After being forced to give up his position as chief executive, by unhappy investors, Travis Kalanick is now facing charges of fraud and other transgressions, by an investor, in a bid to remove him from Uber's board of directors.
Benchmark, a Silicon Valley venture capital firm and among Uber's largest shareholders, filed suit against Kalanick yesterday in Delaware Chancery Court. Kalanick has been accused of fraud, breach of contract and breach of fiduciary duty.
At the heart of the suit is how Kalanick obtained outsize control of several Uber board seats in 2016, which, according to Benchmark, he achieved through ''material misstatements and fraudulent concealment'' of information. Kalanick's ''overarching objective was to pack Uber's board with loyal allies in an effort to insulate his prior conduct from scrutiny and clear the path for his eventual return as CEO - all to the detriment of Uber's stockholders, employees, driver-partners, and customers,'' the suit said.
The suit states that Kalanik's position at the company's board ''is thus improper and inequitable, and should be invalidated.''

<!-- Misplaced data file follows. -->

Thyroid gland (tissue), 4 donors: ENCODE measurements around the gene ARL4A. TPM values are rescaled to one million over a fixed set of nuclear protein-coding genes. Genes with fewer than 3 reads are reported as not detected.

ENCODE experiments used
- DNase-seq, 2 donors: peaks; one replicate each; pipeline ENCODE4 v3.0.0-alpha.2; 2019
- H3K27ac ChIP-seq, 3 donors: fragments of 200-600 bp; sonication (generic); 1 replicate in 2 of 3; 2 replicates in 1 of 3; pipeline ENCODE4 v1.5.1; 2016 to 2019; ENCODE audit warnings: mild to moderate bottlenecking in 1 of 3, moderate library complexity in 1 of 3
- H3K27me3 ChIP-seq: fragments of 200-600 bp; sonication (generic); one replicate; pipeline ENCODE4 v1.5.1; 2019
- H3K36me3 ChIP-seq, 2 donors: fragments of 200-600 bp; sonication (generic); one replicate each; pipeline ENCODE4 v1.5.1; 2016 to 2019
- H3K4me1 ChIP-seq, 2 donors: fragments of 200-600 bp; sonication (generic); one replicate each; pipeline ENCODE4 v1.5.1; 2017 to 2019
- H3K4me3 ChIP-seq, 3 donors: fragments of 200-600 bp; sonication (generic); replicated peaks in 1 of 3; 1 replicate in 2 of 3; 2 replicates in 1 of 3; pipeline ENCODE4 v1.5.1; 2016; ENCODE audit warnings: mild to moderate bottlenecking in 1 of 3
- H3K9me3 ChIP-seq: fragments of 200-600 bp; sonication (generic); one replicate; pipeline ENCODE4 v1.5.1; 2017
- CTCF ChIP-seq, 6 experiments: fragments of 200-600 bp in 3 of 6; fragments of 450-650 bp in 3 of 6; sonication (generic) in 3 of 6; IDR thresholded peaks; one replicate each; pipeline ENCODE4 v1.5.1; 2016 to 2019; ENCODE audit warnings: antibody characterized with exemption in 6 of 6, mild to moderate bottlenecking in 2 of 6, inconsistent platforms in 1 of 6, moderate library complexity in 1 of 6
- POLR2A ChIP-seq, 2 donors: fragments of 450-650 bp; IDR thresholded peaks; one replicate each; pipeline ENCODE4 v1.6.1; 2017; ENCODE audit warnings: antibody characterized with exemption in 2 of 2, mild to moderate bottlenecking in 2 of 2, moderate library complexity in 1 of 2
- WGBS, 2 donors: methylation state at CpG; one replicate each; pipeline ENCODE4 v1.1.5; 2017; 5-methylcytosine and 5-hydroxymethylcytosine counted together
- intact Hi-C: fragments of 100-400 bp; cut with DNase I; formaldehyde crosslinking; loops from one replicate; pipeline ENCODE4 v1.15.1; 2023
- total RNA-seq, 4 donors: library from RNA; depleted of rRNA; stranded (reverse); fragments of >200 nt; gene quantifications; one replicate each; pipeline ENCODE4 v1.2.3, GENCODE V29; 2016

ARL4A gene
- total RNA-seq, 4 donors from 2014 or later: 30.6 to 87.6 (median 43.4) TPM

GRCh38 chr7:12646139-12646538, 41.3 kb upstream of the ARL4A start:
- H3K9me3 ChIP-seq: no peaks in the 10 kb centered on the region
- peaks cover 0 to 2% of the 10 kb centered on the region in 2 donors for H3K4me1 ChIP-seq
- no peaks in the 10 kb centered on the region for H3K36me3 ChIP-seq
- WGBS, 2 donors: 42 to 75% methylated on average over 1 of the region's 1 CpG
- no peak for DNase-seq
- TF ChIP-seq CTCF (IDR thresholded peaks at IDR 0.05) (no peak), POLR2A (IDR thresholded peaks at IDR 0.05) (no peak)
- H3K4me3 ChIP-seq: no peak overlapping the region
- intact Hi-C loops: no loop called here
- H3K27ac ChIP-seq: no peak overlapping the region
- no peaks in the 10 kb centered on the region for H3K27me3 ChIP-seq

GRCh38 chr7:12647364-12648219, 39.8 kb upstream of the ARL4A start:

According to commentators, the move indicated a new low of power politicking, as regards the fate of Uber, valued at nearly $70 billion.
The case came as a surprise to many technology investors, who deemed it ''the nuclear option'' for a venture firm. At the $68-billion valuation achieved by Uber last year, Benchmark's stake would be worth almost $9 billion, according to commentators.
Bill Gurley, the venture capitalist who led Benchmark's investment into Uber, was, at one time, Kalanick's closest confidants. He resigned from Uber's board in June after he grew increasingly unhappy with Kalanick's behaviour, according to sources close to the situation.
According to commentators, the lawsuit filed yesterday in a Delaware court opened another chapter in a saga of woe at Uber that has put the future of the world's most highly-valued startup company in doubt.